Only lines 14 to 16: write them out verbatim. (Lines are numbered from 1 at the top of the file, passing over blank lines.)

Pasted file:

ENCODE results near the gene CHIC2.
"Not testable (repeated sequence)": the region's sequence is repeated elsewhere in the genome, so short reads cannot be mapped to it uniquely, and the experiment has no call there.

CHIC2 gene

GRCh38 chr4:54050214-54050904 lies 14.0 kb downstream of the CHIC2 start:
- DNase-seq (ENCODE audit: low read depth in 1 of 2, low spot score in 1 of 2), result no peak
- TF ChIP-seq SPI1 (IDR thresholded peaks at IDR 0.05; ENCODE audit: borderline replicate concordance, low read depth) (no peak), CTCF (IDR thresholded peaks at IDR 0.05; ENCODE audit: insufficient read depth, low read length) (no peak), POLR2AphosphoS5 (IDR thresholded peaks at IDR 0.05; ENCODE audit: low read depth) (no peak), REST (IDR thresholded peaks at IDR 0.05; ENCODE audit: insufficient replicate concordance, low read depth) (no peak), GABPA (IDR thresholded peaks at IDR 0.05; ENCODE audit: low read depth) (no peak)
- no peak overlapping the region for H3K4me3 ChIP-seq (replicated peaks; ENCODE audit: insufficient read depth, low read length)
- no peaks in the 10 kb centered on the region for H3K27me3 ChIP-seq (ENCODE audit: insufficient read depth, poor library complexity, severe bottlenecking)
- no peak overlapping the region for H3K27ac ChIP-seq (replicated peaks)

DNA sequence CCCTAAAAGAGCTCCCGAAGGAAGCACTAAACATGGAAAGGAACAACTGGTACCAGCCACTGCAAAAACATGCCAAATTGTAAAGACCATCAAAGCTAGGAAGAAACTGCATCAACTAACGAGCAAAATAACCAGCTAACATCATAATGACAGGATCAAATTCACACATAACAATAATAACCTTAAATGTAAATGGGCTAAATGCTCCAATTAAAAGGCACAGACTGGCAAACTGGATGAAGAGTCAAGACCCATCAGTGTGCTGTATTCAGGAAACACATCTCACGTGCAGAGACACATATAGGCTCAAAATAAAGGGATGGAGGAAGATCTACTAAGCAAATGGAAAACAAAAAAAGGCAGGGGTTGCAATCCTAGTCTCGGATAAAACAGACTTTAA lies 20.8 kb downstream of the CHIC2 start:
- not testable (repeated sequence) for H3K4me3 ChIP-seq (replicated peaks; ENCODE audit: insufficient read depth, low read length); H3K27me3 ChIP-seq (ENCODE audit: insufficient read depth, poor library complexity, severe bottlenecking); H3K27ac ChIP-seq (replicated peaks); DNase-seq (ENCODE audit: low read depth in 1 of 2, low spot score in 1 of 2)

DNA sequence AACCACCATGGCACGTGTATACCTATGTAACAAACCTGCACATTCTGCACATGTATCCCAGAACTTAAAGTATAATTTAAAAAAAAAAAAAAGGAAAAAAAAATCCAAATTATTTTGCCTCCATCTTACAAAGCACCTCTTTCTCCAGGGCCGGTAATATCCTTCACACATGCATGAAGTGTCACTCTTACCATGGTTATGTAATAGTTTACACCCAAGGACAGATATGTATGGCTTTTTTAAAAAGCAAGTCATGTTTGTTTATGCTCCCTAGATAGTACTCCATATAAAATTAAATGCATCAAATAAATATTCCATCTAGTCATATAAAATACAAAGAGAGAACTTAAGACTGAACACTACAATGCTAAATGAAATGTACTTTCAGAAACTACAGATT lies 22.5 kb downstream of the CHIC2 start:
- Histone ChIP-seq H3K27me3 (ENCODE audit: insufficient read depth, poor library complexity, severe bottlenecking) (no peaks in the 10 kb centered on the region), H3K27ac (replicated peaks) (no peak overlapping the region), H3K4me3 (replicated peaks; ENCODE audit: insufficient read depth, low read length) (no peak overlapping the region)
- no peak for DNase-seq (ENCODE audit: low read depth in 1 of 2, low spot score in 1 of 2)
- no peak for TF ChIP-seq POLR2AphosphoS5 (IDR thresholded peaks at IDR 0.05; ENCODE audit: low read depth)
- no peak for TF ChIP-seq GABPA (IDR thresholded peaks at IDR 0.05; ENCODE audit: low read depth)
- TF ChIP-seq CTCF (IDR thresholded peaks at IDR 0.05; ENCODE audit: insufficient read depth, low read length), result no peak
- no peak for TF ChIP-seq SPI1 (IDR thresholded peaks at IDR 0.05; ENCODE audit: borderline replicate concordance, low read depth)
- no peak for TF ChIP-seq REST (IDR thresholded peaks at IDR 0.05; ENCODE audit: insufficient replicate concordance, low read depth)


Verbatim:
- no peak for DNase-seq (ENCODE audit: low read depth in 1 of 2, low spot score in 1 of 2)
- no peak for TF ChIP-seq POLR2AphosphoS5 (IDR thresholded peaks at IDR 0.05; ENCODE audit: low read depth)
- no peak for TF ChIP-seq GABPA (IDR thresholded peaks at IDR 0.05; ENCODE audit: low read depth)